The story of Mlle Serpolette's visit to South Australia in 1898 and the role of Tom O'Grady and the Lewis Cycle Works in the repair of her motorcycle is relatively well known, having been retold in books on South Australian motoring by George Brooks and Stuart Nicol in the late 1970s. I'm not so familiar with the literature around bicycle history, but I have come across an article by Jim Fitzpatrick (of Bicycle and the Bush fame), published in This Australia, Vol. 1, No. 2, 1982 in which Serpolette and her Australian tour of 1898 rates a mention, and a couple of photographs.
My first encounter with a period Serpolette reference was by chance in the 29 October 1898 issue of The Critic, a weekly published in South Australia but reporting on issues Australia-wide. The comment, under the "Wheeling Matters" banner, was brief:
This comment left me somewhat bemused, but trawling back through previous editions of the paper, the writer's feelings were made abundantly clear: he had little time for female racing cyclists.
Fortunately, The Critic was out of step with the majority of the Australian press in presenting a uniformly negative view of her visit to Australia. In fact many writers went to lengths to explain the more liberal attitudes prevailing in Europe at the time, and to point out that Serpolette was sensitive to these differences by choosing to wear her "bifurcated skirt" while riding rather than her preferred bloomers. That said, at her second display at the Sydney Cricket Ground on June 25 she did give the bloomers an outing:
Reporting on her cycling demonstration on the Exhibition Oval, the South Australian press, for the most part, went out of its way to give us a positive impression of the event. The Register, a prominent daily, was succinct:
In the Express and Telegraph, the unfortunate incident before Serpolette took to the track was alluded to, but the positive outcome was emphasised:
At least there were cheers from the crowd. Or were there? The Quiz and the Lantern, a magazine-style weekly, had a somewhat different view. Having outlined much the same course of events as the Express and Telegraph, only naming Mr Gazard as the "obdurate" secretary, they went on:
Ominous silence? This seems a far cry from "a capital reception" and "cheers from the crowd". I wonder which of these comes closest to describing actual events? I lean towards the ominous silence, for a couple of reasons. First, the West Australian reported a similar response when Serpolette took to the track on her bicycle at North Fremantle Recreation Reserve:
Second, in an account of the meeting League of South Australian Wheelmen which took place on the Wednesday after the event, the views of Mr. H.W. Clark are reported:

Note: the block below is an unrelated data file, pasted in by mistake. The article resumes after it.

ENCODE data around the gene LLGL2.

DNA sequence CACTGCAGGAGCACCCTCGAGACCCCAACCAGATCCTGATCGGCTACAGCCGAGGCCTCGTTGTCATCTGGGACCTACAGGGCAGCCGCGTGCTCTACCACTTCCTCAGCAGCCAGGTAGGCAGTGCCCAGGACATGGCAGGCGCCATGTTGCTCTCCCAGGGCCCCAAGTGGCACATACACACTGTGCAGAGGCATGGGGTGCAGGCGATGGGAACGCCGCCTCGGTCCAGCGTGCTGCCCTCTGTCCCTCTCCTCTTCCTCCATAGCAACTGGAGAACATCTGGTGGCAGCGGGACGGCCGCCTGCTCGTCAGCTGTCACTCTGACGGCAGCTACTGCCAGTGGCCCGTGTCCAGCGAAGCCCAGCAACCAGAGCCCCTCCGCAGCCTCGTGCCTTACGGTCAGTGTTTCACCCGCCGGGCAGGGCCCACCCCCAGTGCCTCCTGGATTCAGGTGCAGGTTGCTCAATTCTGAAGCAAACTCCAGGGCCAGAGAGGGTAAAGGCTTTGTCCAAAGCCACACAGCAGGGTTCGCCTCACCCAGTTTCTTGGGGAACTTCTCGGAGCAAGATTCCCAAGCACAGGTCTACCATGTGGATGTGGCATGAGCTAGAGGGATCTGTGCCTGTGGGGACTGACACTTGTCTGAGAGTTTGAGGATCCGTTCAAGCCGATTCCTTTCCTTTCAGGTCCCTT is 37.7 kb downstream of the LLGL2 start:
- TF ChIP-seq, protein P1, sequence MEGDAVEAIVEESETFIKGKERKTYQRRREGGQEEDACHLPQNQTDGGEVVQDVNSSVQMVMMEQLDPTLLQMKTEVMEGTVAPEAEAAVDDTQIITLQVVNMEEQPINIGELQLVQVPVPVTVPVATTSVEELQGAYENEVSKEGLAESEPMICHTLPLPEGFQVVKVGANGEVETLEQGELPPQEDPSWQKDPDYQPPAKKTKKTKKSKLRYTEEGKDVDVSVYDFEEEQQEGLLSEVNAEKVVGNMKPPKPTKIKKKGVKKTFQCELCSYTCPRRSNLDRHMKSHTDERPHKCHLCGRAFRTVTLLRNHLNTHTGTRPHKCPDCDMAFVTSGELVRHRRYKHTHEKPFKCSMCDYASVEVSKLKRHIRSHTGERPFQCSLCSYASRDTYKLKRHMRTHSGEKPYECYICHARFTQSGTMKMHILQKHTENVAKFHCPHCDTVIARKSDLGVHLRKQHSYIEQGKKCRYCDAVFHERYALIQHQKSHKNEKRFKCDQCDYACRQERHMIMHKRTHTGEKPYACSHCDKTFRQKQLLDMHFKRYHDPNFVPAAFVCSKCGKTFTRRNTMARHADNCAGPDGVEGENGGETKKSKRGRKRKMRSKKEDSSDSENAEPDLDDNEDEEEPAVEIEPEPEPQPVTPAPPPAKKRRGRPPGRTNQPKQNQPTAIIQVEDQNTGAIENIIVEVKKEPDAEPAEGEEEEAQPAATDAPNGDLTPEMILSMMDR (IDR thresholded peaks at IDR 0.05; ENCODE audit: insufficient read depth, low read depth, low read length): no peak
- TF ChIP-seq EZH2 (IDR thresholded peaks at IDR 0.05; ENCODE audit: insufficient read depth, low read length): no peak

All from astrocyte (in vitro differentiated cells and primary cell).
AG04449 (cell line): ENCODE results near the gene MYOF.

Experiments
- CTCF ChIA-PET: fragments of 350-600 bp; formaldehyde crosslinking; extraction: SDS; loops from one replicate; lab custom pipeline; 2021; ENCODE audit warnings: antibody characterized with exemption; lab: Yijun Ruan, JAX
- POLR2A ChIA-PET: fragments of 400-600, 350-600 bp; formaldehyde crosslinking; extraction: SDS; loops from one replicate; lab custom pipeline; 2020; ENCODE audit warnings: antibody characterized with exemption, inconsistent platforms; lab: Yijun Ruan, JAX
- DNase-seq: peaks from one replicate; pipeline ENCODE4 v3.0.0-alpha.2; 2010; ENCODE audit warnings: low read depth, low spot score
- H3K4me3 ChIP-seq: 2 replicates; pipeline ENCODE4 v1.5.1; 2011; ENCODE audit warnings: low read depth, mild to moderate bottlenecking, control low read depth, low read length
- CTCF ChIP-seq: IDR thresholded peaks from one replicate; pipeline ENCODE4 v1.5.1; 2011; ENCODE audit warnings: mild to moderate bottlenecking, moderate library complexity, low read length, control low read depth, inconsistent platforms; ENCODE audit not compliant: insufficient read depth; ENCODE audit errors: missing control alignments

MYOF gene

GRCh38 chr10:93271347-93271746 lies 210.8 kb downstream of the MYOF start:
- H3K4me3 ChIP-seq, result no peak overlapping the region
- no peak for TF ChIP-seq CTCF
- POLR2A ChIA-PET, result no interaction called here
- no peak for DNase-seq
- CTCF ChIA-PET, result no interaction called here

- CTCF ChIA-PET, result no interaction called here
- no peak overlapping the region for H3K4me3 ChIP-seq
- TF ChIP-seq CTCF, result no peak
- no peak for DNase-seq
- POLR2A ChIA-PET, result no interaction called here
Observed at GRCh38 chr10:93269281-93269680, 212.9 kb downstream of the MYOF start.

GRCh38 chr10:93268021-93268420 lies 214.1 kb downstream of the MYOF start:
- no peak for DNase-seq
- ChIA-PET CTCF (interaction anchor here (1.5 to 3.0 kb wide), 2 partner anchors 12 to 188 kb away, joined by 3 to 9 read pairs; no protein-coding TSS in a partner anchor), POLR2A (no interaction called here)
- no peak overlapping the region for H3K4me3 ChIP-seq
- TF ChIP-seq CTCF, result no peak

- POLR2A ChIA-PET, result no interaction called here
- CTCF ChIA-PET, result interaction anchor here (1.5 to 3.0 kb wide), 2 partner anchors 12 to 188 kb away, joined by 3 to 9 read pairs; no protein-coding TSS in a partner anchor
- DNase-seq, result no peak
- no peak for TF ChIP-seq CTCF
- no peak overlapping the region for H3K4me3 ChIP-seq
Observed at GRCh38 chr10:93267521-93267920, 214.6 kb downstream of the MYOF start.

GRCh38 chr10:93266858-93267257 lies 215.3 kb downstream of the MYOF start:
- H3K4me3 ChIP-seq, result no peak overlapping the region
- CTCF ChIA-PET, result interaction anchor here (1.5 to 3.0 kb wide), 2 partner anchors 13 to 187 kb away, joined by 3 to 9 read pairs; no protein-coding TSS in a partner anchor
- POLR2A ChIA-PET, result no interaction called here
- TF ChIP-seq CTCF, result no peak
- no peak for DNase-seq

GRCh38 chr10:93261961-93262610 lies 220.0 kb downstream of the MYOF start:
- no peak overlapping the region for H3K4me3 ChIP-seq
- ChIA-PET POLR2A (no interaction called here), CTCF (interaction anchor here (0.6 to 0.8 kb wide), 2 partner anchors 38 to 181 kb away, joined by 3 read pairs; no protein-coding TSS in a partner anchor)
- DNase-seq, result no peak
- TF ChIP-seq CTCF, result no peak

What is clear is that there was a tense atmosphere associated with Serpolette's appearance on the bicycle, and this was felt by both the rider and the crowd. It is interesting, then, to speculate on the motives for such different descriptions of the same event. In 1898, South Australia arguably led the world in its liberal treatment of women in society: in 1895 it had become the first Australian colony to give women the vote, and the first place in the world to allow women to stand for parliament. South Australian women voted in the 1896 elections, yet two years on it was deemed inappropriate for a visiting French woman to ride a diamond frame bicycle. Could it be that South Australia would really have liked to give Mlle Serpolette a "capital reception", but in the end found that it just could not? By reporting the cheers,and ignoring the silence, perhaps the newspapers were guilty of telling the story how they would like it to have been.
Whatever the true nature of her reception by the South Australian public, Serpolette had previously experienced both enthusiastic crowds and barbed attacks. When riding at the Olympia Track in London in early 1896, she and her fellow women cyclists came under attack in the letters columns of the London press, most notably from the colourful polymath Edward-Heron Allen who describe Ladies Bicycle Races as "... a bestial and loathly display..." and proposed legislation to ban women's cycle racing. However as a group of young ladies in a supportive environment Serpolette and her friends were able to "fight fire with fire" and launch spirited replies; in response to Mr Heron-Allen proposing to promote legislation "to prevent fellows such as he writing silly letters to newspapers".
I wonder if, without the peer support of Olympia and a long way from home, Serpolette was able to so easily dismiss some of the treatment she received in Australia in 1898.